• Direct Line to the Author: The original conceit, when the authorship was (sort of) unknown, was that the journal was possibly real. Hugo even went to far as to publish a handwritten "facsimile" of a page from the "original manuscript"; this facsmile is distinct from simply being a reproduction of a page from a fiction writer's manuscript due to the lengthy explanation posted with it.
  • A Fate Worse Than Death: The hero flips back and forth between whether or not hard labor for life in the bagne of Toulon is worse than execution.
  • Gallows Humor: "Are they afraid I might strangle myself with the mattress?" and "These executioners are gentle fellows." Although that might simply be despairing irony rather than "humor".
  • Happy Place: In final holding, with only hours left to live, the protagonist tries to block out the outside world and distract himself with happy memories. The memory he dwells the longest on is his first kiss, but this only serves to yank him back into the real world when he writes about it and adds, "It is an evening I will remember all my life."
    I closed my eyes, and I put my hands over them, and I tried to forget, to bury the present in the past. As I dreamed, the memories of my childhood and my youth came back to me one by one, gentle, calm, laughing, like islands of flowers in the gulf of black, confused thoughts that swirled in my brain.
  • Hope Spot: It's only really a hope spot for the main character, as the reader probably knows he's doomed, but it's a classic hope spot nonetheless... a What an Idiot! gendarme comes to guard him, tells him that as everybody knows, people executed by guillotine know about winning lottery numbers in advance, and would he mind being a mensch and paying him a visit when he's dead? The main character responds that he'd be glad to, on one condition: that the gendarme change clothes with him. Unfortunately for him, the gendarme may be dumb but he divines the main character's intentions, and he understands the logic of his own idiot superstition enough to want him to be dead.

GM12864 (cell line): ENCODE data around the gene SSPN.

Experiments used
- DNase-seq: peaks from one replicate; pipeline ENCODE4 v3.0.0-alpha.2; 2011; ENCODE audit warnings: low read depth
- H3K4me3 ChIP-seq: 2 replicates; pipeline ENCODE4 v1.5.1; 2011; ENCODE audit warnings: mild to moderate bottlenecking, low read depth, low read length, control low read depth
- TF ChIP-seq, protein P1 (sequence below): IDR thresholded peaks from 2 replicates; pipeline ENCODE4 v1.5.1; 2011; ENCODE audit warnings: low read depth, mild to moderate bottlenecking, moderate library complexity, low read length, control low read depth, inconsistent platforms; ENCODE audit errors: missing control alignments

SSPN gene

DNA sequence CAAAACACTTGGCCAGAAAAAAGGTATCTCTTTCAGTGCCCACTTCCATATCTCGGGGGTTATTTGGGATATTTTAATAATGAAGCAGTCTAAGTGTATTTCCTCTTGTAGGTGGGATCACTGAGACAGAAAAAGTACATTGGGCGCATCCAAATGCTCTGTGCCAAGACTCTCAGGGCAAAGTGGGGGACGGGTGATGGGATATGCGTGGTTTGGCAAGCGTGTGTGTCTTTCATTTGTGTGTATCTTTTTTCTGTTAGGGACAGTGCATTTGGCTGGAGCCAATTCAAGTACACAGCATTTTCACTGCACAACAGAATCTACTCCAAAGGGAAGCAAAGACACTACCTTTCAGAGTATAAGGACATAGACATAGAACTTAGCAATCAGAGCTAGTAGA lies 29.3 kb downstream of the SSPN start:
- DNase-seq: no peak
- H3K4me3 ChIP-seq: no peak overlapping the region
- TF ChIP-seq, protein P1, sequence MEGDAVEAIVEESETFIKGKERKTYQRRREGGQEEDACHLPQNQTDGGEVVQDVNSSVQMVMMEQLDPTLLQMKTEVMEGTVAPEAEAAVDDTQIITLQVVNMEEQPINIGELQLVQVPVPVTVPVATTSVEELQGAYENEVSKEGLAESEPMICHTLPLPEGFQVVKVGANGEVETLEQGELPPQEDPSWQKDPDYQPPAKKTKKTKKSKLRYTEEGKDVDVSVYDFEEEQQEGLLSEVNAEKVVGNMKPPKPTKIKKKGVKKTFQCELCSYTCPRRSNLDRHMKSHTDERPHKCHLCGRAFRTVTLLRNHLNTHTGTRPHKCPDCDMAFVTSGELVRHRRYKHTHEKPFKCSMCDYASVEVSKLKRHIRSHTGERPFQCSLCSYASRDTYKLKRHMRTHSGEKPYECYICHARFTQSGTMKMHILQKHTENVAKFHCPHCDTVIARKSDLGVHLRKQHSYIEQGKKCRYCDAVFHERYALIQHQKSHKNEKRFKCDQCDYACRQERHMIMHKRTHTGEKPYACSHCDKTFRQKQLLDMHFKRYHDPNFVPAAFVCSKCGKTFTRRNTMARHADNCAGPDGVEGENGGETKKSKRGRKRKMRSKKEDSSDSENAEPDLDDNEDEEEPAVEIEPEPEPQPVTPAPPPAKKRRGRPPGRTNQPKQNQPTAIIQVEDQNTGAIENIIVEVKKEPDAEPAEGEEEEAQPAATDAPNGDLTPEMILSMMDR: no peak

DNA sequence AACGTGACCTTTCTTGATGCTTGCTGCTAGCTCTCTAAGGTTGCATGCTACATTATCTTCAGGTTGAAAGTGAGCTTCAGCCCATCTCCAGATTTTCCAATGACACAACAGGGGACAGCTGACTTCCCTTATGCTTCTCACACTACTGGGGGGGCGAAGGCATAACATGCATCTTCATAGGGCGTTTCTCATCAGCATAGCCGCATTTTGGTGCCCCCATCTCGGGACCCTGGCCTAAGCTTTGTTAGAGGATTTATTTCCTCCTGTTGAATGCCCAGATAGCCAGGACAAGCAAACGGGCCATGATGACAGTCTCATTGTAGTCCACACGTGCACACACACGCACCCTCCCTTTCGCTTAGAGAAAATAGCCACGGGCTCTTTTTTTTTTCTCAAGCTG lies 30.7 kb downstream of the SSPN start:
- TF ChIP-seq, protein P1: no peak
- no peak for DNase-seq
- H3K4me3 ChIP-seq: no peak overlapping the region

I sat down again, mute and even more despairing from all the hope that I had had.
  • Justified Criminal: Hugo was extremely fond of this. The recidivist whom the hero meets at the Conciergerie seems to have been a precursor to Jean Valjean, what with the stolen loaf of bread and the way no one will give him work. He also shows what might have happened if Valjean had never met the bishop. This character was practically doomed right from the start.
    "Listen, here's my life story. I was the son of a good lifter; it's a pity that Charlie took the time one day to do up his tie. Those were the days when then the gallows ruled, by the grace of God. At six years old, I no longer had a father or a mother; in summer, I turned cartwheels in the dust on the side of the highway, so that someone might throw me a sou from the window of a mail carriage; in winter, I went barefoot in the mud, blowing into my hands, my fingers all red; you could see my thighs through my pants. At nine, I began to make use of my mitts."
  • Last-Minute Reprieve: Averted.
  • Last Words